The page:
Thus, the African Carbon Markets Initiative (ACMI) is important to scale up voluntary carbon markets across the African continent. The main challenges are supply and standardisation, intermediation and financing, and the demands that these projects entail. The African continent has significant natural wealth, including minerals, ploughing and water resources.
Mining is also a significant economic activity that plays a key role in many countries on the continent. Poor governance and a lack of transparency can be serious problems in the mining industry, leading to corruption, conflicts, and human rights violations.

Europe can be a strategic partner for African countries. The green transition should be faster but needs to be mostly fair, so it does not increase social inequalities or insufficiencies.

Equity Gap: Women Entrepreneurs and Female Representation

Given that many African countries face enormous challenges in terms of economic development, access to education, health, and political representation, it is estimated that it would take around 132 years to close the gender equity gap in Africa.

The representation of women in politics in Africa varies significantly from country to country, but women are under-represented in political positions compared to men: only 22% of government positions are held by women and only 19% of public funds are generated by women. A combination of historical, legal, cultural, and political factors mean that Rwanda and South Africa are the countries in Africa where the representation of women in politics is highest.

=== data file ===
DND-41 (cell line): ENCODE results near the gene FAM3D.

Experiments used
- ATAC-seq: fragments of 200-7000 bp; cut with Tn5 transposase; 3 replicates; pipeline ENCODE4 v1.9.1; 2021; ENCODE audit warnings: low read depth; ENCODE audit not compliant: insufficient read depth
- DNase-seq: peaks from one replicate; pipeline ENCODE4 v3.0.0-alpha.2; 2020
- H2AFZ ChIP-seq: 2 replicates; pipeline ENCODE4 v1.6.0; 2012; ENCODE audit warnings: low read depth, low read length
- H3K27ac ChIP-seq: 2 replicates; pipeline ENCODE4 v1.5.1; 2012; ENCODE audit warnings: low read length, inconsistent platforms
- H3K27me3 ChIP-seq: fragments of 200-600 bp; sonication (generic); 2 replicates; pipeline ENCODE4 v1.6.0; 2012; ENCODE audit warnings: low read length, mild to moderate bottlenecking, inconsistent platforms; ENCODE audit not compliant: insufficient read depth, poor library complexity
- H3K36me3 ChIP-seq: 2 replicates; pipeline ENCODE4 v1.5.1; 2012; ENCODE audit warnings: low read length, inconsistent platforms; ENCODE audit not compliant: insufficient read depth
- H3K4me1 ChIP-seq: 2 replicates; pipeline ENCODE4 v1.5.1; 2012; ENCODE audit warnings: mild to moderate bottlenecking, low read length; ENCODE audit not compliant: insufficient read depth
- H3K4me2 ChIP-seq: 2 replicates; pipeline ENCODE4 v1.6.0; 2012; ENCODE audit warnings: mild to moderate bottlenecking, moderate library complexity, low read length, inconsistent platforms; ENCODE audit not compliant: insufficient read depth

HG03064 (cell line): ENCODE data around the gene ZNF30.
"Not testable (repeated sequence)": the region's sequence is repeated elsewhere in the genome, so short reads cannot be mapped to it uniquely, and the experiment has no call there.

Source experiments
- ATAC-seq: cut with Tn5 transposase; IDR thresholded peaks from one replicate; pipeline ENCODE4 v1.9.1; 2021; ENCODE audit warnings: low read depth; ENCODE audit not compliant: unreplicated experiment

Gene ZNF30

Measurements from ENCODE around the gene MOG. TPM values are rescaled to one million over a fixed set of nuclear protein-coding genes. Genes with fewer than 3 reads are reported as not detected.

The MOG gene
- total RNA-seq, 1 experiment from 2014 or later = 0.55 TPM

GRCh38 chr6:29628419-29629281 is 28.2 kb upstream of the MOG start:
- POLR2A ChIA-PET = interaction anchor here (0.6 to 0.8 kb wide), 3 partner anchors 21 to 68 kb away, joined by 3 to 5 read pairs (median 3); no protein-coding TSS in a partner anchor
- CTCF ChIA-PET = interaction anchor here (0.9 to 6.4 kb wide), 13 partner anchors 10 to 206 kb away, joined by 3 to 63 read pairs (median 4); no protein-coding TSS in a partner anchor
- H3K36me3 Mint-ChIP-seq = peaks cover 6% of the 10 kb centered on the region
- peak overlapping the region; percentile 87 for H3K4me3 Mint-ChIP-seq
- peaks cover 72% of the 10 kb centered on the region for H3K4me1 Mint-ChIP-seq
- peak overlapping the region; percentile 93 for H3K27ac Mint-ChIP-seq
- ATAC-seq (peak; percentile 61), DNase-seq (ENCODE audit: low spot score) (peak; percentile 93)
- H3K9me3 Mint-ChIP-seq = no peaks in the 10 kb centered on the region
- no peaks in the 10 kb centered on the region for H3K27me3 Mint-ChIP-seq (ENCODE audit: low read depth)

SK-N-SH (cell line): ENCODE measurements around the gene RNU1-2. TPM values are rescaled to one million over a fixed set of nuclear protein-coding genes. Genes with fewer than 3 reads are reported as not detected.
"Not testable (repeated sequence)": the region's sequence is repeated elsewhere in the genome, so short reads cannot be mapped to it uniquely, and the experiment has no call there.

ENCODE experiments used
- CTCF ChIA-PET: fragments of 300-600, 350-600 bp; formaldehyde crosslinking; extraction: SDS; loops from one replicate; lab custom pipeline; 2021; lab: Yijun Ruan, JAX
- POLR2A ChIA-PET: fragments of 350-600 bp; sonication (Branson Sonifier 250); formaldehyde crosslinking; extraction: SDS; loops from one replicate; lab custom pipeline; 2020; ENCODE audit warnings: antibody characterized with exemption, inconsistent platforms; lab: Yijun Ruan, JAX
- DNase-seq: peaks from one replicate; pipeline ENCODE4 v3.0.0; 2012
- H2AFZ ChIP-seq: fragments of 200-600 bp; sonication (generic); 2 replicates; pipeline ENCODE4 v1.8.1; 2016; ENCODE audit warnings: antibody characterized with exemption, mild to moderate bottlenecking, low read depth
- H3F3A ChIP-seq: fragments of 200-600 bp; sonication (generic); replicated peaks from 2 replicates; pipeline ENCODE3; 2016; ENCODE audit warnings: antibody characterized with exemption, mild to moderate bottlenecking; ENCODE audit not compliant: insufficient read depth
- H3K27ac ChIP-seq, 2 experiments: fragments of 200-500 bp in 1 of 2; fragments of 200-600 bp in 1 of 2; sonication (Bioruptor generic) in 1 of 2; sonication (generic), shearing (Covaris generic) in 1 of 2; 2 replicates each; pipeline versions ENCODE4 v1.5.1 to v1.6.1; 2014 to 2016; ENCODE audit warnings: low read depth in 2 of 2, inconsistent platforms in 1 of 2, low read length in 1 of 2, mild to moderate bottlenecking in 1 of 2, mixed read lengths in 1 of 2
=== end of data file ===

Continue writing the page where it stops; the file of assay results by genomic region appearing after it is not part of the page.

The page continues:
Only 7% of top positions in the business world are held by women. The main difficulties women face are: access to finance; the level of education and empowerment of the female gender; restrictions on access to markets and networking; low literacy in matters of innovation and technology and the cultural and social heritage of the continent itself. A staggering 60% of unemployed women work in the agricultural sector, a highly vulnerable sector to economic and climate crises. One way of counteracting this reality is to encourage female entrepreneurship in areas that can have significant impact on economic growth and job creation in Africa.

But these numbers and statistics can decrease if Africa takes them as a priority. Europe has already done so and can be a trustworthy friend and partner to accelerate the mitigation of this equity gap – even though the gains and steps taken are still fragile and in need of improvement. So, if Europe and Africa join forces to decrease these numbers in both continents, they will for sure close the gap faster and accountability will also increase.

Investment in promoting gender equality goes in different and not so obvious ways, such as reforming the tax system on women’s access to education, technology, health, and other key sectors. One of the main paths to follow is access to education, for example, by investing in subsidy programs or tax exemptions for lower-income families, especially those with girls, to ensure equitable access to basic and higher education. And the same goes for technology and health. The European ability in these domains can certainly be a useful tool for Africa’s challenges.

Education: E-School Programmes to Boost Access to Primary and Superior Education